US ready to hit Syrian chemical weapons
TRUMP administration officials claim the Syrian Government may be creating new kinds of chemical weapons, despite a 2013 agreement to destroy such a program.
The officials said the administration was prepared to take military action to deter the use of such weapons in Syria's near seven-year civil war.
"It will spread if we don't do something,” warned an official who wanted to remain anonymous.
The US and Russia agreed in 2013 to destroy Syria's chemical weapons arsenal by 2014. UN Security Council resolutions and the Chemical Weapons Convention ban such weapons.
However it was "highly likely” that Syria had stockpiled some of its weapons after the 2013 intervention, the Trump administration officials said in a briefing reported by Reuters.
The officials said the characteristics of recent alleged attacks suggested the creation of new, different chemical weapons by President Bashar al-Assad's government. They believe the government is developing these weapons to improve their military capability, or to escape international accountability.
More recent attacks have involved both chlorine, which has non-warfare uses and is easier to acquire, and the more sophisticated chemical sarin, the officials said. The US believes it has a firm understanding of the extent of chemical use in Syria through a combination of intelligence, sample testing by third countries and social media and other open-source information, the officials said.
The news came shortly after scientists for the Organisation for the Prohibition of Chemical Weapons said they had linked samples from the 2013 attack to the Assad government's stockpile, suggesting the government had been behind the attack all along. The scientists said the samples also matched those taken from the site of another alleged chemical attack last year.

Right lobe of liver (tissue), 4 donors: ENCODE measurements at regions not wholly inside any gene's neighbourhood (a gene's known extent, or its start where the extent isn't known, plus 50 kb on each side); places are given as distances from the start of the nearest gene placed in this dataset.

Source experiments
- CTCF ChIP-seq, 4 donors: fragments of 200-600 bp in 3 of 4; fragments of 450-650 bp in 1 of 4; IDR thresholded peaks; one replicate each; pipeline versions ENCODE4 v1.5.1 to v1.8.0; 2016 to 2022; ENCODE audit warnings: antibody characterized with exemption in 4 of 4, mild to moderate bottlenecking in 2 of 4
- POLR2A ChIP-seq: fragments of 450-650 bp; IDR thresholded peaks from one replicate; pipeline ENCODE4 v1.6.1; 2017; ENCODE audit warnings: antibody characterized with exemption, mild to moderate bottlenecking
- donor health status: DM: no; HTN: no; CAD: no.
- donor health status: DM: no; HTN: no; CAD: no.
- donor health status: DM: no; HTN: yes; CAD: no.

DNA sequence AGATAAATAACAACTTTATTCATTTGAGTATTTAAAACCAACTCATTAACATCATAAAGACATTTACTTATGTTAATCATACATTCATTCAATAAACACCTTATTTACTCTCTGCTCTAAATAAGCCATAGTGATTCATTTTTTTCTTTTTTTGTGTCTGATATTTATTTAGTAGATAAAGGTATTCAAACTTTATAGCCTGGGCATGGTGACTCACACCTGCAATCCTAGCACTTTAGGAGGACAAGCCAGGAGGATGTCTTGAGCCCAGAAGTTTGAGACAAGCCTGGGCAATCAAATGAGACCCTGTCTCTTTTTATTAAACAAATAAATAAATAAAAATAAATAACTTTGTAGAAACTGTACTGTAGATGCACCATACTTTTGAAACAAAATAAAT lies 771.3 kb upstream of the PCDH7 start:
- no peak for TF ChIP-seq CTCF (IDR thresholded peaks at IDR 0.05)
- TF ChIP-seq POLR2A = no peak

President Donald Trump ordered an air strike on Syria in April after a suspected chemical weapons attack killed more than 100 people.
It was a departure from Mr Trump's typically non-interventionist foreign policy.
The US raised concerns Mr Assad had used the weapons against his people again last month in an attack on the rebel-held area of Eastern Ghouta.
The alleged attack killed 20 civilians, most of whom were children.
The US State Department blamed Russia for their "unwillingness or inability to restrain the Assad regime”.
Secretary of State Rex Tillerson said: "Russia's failure to resolve the chemical weapons issue in Syria calls into question its relevance to the resolution of the overall crisis”.
"Russia ultimately bears responsibility for the victims in Eastern Ghouta and countless other Syrians targeted with chemical weapons since Russia became involved in Syria,” Mr Tillerson said.
A war monitor said at least 20 civilians were killed in Syrian government air strikes on rebel-held territory in the country's north on Thursday and three children were killed in artillery strikes on Eastern Ghouta.
State news agency SANA said seven people died in apparent retaliatory shelling of nearby government-held Damascus.
- Emily Shugerman, The Independent